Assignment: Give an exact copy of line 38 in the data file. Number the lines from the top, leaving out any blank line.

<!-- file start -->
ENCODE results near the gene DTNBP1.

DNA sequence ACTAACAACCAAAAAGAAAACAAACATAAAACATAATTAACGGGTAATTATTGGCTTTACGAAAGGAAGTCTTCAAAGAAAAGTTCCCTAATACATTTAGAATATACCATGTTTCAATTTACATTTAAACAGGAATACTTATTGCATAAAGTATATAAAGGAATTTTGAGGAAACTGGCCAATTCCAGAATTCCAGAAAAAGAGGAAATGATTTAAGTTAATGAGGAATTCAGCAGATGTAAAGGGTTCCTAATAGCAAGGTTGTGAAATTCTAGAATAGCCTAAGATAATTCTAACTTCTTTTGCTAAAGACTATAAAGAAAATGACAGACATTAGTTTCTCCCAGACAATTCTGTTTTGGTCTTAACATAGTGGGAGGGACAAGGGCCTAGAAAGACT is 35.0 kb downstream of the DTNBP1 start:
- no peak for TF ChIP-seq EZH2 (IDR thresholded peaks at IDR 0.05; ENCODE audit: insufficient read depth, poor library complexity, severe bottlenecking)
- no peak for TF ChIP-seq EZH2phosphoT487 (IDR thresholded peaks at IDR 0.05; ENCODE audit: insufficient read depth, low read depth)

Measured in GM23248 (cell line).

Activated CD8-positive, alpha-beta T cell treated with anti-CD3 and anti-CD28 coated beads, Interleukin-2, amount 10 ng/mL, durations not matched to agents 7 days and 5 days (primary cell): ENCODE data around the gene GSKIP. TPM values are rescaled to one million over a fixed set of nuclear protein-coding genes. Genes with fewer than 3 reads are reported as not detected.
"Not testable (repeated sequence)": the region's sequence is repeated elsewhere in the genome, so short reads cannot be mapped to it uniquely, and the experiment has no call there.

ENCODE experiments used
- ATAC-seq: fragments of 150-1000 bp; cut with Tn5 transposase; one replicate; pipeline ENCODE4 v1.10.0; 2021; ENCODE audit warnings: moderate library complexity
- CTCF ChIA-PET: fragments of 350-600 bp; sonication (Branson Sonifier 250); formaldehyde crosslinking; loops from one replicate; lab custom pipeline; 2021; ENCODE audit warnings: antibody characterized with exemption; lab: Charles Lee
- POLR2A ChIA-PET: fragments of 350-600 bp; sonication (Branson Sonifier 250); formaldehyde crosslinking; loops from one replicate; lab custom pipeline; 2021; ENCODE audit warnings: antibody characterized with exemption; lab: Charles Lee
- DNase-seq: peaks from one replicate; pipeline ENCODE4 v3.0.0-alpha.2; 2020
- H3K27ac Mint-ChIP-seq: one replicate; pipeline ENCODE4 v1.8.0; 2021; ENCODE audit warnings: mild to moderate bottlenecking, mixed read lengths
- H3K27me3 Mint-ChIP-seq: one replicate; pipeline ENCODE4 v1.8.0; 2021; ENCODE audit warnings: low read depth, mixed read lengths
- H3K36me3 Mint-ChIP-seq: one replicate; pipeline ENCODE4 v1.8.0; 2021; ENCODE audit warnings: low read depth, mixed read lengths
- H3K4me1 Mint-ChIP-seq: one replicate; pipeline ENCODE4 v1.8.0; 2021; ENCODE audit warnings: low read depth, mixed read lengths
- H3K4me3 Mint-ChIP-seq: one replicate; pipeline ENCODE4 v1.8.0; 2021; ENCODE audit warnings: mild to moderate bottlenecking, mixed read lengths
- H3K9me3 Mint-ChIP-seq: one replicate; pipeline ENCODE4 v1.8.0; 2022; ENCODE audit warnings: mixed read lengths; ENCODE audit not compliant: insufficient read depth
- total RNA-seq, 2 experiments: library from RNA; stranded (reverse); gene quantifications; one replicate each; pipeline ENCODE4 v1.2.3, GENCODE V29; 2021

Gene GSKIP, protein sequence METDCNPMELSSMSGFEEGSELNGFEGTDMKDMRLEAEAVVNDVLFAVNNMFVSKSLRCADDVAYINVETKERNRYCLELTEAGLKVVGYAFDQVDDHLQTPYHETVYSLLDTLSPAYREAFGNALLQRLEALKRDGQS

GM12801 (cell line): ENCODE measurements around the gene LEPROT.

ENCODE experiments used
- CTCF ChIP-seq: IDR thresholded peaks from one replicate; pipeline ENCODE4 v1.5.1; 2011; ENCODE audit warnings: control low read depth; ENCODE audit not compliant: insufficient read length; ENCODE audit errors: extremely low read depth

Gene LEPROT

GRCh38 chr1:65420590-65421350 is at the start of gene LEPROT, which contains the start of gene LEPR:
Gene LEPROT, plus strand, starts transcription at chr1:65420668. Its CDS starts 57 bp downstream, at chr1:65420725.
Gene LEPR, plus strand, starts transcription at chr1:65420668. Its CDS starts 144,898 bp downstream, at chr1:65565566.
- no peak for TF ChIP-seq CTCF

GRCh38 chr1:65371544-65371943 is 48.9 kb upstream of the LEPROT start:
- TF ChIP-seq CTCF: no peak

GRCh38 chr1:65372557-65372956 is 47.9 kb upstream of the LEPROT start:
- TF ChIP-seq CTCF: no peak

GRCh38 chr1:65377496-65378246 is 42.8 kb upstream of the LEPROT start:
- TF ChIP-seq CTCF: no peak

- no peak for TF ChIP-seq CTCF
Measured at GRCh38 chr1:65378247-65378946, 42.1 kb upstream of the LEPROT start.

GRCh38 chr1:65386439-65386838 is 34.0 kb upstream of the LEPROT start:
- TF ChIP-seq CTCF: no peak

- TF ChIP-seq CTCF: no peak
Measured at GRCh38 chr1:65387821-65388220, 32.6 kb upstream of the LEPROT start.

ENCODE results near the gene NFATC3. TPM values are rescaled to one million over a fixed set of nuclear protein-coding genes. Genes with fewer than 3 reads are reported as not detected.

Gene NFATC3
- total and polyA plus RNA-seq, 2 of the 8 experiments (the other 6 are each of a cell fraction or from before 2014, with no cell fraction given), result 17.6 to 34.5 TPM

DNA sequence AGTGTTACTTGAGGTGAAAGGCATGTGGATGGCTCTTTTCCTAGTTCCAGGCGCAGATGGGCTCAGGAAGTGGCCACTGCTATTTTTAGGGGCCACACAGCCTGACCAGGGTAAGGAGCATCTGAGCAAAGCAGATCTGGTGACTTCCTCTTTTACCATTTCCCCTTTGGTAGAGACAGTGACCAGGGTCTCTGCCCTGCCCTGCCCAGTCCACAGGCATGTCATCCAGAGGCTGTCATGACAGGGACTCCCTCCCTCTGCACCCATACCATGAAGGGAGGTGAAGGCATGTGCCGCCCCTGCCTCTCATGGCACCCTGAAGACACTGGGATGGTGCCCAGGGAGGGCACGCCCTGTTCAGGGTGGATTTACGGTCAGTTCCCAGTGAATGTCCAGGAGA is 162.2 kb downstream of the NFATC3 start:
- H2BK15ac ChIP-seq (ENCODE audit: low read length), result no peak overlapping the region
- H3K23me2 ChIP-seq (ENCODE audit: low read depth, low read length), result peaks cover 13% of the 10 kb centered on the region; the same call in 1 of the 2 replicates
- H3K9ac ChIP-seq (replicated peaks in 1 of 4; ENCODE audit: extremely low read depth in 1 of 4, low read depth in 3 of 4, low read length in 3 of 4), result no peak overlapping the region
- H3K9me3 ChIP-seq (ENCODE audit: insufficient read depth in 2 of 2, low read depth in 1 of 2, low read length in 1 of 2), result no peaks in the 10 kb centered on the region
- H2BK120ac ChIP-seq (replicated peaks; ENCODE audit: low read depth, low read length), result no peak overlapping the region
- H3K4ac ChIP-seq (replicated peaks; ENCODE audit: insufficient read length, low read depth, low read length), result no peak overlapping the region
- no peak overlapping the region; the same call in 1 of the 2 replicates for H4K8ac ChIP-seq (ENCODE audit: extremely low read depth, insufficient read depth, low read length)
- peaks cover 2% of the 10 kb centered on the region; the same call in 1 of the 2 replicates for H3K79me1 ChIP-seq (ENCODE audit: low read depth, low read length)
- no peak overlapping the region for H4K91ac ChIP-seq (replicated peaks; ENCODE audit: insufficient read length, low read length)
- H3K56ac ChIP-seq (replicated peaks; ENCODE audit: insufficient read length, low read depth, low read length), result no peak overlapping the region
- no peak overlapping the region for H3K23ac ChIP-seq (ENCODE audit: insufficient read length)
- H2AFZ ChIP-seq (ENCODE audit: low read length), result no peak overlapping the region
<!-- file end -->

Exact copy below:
- TF ChIP-seq CTCF: no peak